An Explanation of the Various Types of Sunglasses

Feb 09, 2012 Olympic Eyewear

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Have you ever wondered about all those types of sunglasses? What do those terms really mean? For instance, what's the difference between Polarized Sunglasses and Blue-Blocking lenses? Though the various terms can be difficult to understand, it's actually a pretty simple explanation.

Polarized lenses. This type of sunglass reduces glare. However, not all Polarized Lenses offer UV protection. Make sure the label says the sunglass lenses were treated with a UV coating.

Blue-blocking lenses. This term is confusing because blue-block lenses are actually tinted amber. They are supposed to make objects in the distance easier to see, especially in low light. Users have reported that blue-blocking plastic lenses make it hard to tell what color a traffic light is, which could lead to a traffic accident. Be aware that not all blue-blocking lenses offer adequate UV protection.

Photochromic lenses. These lenses will reduce glare and make objects more clear. They sometimes take more time to adjust to various light conditions. Not all photochromic lenses offer adequate UV protection, so be sure to check the product label.

Mirror-coated lenses. Mirror-coating is more of an aesthetic feature. It doesn't really protect your eyes any better than other types of sunglass lenses. They do make it hard for someone standing in front of you to look into your eyes.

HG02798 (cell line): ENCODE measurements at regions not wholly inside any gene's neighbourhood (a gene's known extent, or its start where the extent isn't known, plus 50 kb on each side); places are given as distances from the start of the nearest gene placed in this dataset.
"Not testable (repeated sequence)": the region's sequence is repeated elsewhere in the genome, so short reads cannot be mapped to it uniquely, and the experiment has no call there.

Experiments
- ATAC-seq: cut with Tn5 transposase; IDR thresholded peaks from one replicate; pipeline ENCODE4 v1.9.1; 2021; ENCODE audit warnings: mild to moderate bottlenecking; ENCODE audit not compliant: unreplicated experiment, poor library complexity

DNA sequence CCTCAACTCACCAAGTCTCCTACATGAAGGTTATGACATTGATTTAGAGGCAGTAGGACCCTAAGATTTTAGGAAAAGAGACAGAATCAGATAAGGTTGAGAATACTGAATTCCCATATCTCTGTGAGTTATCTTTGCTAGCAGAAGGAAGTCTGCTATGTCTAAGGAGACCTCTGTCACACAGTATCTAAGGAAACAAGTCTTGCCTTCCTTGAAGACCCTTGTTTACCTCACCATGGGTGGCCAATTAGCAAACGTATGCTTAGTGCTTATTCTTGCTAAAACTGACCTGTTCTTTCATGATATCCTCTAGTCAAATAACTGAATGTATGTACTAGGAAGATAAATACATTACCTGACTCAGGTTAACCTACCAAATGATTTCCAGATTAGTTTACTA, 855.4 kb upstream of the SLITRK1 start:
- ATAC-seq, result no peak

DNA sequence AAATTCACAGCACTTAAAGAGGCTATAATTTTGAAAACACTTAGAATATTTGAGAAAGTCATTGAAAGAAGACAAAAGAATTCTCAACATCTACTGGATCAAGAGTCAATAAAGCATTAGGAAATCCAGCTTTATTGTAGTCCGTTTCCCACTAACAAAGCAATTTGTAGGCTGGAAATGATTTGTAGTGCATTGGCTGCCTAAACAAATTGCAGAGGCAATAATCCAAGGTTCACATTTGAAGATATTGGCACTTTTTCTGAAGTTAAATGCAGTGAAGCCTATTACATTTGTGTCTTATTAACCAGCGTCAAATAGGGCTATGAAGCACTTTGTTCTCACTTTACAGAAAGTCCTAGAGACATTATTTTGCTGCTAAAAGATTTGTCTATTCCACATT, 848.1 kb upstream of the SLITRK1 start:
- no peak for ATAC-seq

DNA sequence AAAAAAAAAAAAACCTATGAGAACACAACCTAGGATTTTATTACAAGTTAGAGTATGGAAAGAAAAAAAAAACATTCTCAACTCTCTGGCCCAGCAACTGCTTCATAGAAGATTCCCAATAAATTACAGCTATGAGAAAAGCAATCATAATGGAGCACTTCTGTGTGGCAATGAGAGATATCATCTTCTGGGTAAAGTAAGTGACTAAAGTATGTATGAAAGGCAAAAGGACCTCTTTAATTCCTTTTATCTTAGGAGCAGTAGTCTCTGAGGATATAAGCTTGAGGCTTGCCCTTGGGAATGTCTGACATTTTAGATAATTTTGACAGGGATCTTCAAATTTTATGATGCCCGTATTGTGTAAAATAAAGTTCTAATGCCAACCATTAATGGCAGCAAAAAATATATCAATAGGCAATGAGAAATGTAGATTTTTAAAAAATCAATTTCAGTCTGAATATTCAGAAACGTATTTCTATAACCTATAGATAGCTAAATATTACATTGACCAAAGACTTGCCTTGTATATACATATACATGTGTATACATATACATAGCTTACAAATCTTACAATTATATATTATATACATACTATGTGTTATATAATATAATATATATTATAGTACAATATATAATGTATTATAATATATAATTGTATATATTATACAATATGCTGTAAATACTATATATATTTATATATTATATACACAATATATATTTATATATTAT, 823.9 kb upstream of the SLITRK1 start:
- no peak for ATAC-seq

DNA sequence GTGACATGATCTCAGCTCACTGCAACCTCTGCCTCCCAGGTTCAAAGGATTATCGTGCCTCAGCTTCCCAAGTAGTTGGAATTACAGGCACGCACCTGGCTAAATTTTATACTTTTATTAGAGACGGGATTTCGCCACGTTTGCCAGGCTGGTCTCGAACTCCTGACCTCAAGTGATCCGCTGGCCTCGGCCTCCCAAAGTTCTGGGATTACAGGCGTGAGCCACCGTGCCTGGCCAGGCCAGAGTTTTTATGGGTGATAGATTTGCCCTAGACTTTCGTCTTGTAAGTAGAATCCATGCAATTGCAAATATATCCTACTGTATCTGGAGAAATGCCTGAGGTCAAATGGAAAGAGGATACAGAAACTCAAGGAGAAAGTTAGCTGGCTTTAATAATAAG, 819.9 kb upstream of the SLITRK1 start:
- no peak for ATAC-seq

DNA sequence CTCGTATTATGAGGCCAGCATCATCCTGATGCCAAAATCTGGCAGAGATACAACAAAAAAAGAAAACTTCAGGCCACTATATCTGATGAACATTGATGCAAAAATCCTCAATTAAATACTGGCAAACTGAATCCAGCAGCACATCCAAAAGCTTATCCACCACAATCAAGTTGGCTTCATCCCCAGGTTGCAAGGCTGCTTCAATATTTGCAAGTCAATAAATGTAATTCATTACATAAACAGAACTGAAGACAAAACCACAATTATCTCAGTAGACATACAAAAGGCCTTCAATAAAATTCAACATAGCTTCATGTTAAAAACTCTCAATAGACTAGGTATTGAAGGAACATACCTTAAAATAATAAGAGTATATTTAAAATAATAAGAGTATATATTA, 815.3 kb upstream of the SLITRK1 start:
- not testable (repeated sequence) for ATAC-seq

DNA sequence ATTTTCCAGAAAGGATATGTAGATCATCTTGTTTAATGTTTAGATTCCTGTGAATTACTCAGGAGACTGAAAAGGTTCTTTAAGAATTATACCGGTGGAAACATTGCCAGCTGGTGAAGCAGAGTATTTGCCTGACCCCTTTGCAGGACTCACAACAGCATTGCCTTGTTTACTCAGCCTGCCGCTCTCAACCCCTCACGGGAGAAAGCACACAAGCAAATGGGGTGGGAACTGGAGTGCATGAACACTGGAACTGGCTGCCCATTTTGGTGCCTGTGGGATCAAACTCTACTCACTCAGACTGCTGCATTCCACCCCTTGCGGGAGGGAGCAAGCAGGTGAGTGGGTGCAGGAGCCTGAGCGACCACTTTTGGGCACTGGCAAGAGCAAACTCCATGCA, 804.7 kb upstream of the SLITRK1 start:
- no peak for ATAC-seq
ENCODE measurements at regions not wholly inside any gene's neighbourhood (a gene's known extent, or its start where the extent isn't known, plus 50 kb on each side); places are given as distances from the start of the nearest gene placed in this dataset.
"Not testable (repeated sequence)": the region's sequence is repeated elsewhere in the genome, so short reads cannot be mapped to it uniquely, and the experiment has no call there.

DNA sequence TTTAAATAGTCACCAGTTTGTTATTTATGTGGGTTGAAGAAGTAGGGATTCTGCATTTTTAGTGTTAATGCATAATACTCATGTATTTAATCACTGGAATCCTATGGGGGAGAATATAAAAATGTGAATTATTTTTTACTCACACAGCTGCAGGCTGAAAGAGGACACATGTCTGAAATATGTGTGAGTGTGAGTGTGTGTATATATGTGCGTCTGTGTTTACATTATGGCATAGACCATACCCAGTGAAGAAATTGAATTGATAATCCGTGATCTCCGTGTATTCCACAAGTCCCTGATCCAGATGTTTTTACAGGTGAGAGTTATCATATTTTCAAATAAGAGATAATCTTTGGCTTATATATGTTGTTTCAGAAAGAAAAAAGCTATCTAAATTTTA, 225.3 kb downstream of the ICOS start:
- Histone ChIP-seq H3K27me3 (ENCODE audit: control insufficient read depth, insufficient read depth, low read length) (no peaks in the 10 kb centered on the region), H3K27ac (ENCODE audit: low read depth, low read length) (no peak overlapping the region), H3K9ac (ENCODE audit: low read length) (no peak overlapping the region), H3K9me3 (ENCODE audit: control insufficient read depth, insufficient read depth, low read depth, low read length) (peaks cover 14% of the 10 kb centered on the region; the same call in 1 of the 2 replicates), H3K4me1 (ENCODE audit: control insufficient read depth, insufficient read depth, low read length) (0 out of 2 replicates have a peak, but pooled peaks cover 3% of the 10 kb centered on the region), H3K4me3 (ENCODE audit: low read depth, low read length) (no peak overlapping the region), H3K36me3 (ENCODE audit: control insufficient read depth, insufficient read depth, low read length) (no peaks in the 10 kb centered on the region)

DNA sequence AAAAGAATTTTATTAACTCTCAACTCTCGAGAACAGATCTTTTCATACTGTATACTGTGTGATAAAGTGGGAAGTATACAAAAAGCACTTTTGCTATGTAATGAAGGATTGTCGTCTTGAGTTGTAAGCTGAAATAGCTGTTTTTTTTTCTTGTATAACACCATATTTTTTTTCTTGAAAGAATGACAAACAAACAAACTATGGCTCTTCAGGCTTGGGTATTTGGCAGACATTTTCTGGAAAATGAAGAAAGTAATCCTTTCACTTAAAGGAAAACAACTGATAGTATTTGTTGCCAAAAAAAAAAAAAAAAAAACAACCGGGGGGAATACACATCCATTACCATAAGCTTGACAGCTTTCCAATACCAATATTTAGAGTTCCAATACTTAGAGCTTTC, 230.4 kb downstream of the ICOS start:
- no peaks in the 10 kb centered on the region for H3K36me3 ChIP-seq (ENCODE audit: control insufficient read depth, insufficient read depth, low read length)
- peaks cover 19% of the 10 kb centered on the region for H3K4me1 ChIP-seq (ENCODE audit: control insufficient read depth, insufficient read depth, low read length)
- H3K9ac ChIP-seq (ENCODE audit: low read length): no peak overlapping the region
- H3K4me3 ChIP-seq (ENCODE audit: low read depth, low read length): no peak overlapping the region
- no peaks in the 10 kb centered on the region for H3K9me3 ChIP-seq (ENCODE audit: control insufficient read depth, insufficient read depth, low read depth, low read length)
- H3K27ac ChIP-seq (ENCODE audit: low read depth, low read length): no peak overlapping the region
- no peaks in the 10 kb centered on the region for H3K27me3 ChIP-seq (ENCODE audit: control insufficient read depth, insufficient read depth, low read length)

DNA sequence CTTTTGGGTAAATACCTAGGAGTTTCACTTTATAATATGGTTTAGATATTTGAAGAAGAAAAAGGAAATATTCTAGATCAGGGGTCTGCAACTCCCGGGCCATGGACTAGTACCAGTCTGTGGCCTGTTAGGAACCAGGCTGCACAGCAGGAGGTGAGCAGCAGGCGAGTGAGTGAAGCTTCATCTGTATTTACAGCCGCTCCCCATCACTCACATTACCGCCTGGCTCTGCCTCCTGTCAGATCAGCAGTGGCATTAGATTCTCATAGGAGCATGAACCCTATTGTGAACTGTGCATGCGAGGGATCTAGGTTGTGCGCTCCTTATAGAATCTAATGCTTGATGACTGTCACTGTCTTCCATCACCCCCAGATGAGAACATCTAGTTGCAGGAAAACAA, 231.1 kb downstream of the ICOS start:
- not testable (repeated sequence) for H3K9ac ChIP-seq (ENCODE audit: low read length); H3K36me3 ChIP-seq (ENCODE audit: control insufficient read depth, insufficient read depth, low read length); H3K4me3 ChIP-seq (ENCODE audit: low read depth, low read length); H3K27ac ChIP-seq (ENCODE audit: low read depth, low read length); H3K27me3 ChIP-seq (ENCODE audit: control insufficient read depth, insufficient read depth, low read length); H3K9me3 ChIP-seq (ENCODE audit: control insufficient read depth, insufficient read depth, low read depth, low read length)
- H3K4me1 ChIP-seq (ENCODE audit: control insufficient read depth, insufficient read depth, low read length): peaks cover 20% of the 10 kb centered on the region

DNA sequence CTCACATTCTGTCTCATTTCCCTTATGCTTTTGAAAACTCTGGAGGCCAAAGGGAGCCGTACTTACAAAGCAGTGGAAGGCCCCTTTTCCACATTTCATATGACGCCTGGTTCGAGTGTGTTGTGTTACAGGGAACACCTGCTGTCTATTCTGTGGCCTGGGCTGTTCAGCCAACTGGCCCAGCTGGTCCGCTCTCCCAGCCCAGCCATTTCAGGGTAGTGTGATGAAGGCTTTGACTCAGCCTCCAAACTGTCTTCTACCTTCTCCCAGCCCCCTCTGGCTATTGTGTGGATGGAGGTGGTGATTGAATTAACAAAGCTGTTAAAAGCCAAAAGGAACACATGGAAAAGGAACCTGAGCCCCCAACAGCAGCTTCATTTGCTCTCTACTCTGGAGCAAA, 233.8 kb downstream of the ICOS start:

Polycarbonate lenses. These lenses offer protection for those involved in physical activities such as sports. They can shield the eyes from impact injuries that can occur while playing football or tennis. Polycarbonate lenses do provide adequate protection from UV radiation.

Most standard prescription eyeglasses can be treated with any of the processes discussed above. You can even get eyeglasses that are clear and un-tinted but do offer UV protection. If you wear contact lenses, you still need to wear sunglasses for UV protection anytime you are outdoors.

Be sure to choose wholesale sunglasses that block 99 to 100 percent of both UVA and UVB rays. Reading the label is the best method of knowing for sure whether sunglasses will offer adequate protection. If the label says "cosmetic" or if it doesn't give you details on UV protection, then it's best to skip it. Wraparound sunglasses have become very popular in recent times. These are very stylish and offer exceptional UV protection.

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